10 April, 2011
Two weeks after a pair of Norwegian unions, together with ICEM and the International Metalworkers’ Federation (IMF) signed a Global Framework Agreement (GFA) with Norsk Hydro ASA, two workers’ representatives of the aluminium and energy company’s board of directors journeyed to Pará state in northern Brazil to brief workers and trade union leaders there.
Sten Roar Martinsen, a process operator and full-time union representative from the Kopervik extrusion plant, and Billy Fredeagsvik, also an operator and union representative at Hydro’s Høyanger aluminium smelter, met with workers’ representatives of Brazilian trade unions on 30 March and 1 April. Martinsen and Fredeagsvik are representatives of the Norwegian Confederation of Trade Unions (LO) on Hydro’s 11-member board.
Sten Roar Martinsen Billy Fredeagsvik
The mission, according to Norsk Hydro’s website, was to brief Brazilian workers at a former Vale bauxite mine and aluminium smelter and refinery on the structure and principles for trade union dialogue at Hydro, as well as the impact and significance of the GFA that was signed on 15 March.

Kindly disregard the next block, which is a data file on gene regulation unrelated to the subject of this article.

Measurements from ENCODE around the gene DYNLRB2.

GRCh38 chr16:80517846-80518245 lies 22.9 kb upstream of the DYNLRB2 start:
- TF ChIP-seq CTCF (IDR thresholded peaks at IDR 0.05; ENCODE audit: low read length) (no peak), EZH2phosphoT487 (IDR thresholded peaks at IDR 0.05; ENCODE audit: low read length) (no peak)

In late February, Norsk Hydro concluded the purchase of Vale assets in northern Brazil for US$3.5 billion. Those assets include a 51% stake in the aluminium smelter Albrás in Barcarena, Pará state, 57% of the Alunorte refinery, and a 61% stake in the future Companhia de Alumina do Pará (CAP) alumina plant, which will start up in 2012. A Japanese consortium of 17 companies holds the minority stakes in these companies.
Also, on 30 March, Martinsen and Fredeagsvik met with union leaders at the former Vale bauxite mine Paragominas. As part of the deal, Hydro bought 60% of the 9.9 million tonne mine, as well as other bauxite mineral rights of Vale in Brazil. Hydro will now call its Brazilian mining assets Mineração Paragominas. Hydro will purchase the remaining 40% in 2013 and 2015 for US$200 million in each year.
The Norwegian board members also discussed local issues with Pará state workers including access to housing in the rural areas, and health and education.
“This was an important first step,” said Martinsen, “towards establishing the right framework for including our Brazilian colleagues in Hydro’s internal arenas for dialogue, to ensure that the interests and views of all employees in Hydro are represented in the appropriate forums and decision-making processes.”
Added Fredeagsvik, “Through these initial meetings, we have created a solid foundation for further work together. The meetings have been interesting, positive, and highly constructive.”
Besides ICEM and IMF, Norwegian trade unions IndustriEnergi and Fellesforbundet are signatory to the GFA.